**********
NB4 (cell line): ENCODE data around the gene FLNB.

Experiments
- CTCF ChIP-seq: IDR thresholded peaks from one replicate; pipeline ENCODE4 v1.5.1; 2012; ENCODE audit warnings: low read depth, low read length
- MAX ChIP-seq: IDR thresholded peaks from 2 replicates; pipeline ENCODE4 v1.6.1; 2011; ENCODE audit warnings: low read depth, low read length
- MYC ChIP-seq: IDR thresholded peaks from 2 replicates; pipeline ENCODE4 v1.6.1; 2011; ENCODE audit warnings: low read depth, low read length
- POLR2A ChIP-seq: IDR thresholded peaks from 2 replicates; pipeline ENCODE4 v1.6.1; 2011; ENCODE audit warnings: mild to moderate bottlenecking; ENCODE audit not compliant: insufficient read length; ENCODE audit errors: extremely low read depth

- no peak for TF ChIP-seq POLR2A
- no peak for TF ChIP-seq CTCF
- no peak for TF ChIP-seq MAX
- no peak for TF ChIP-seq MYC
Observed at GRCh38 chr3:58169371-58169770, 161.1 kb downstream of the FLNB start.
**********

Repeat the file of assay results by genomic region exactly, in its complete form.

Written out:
NB4 (cell line): ENCODE data around the gene FLNB.

Experiments
- CTCF ChIP-seq: IDR thresholded peaks from one replicate; pipeline ENCODE4 v1.5.1; 2012; ENCODE audit warnings: low read depth, low read length
- MAX ChIP-seq: IDR thresholded peaks from 2 replicates; pipeline ENCODE4 v1.6.1; 2011; ENCODE audit warnings: low read depth, low read length
- MYC ChIP-seq: IDR thresholded peaks from 2 replicates; pipeline ENCODE4 v1.6.1; 2011; ENCODE audit warnings: low read depth, low read length
- POLR2A ChIP-seq: IDR thresholded peaks from 2 replicates; pipeline ENCODE4 v1.6.1; 2011; ENCODE audit warnings: mild to moderate bottlenecking; ENCODE audit not compliant: insufficient read length; ENCODE audit errors: extremely low read depth

- no peak for TF ChIP-seq POLR2A
- no peak for TF ChIP-seq CTCF
- no peak for TF ChIP-seq MAX
- no peak for TF ChIP-seq MYC
Observed at GRCh38 chr3:58169371-58169770, 161.1 kb downstream of the FLNB start.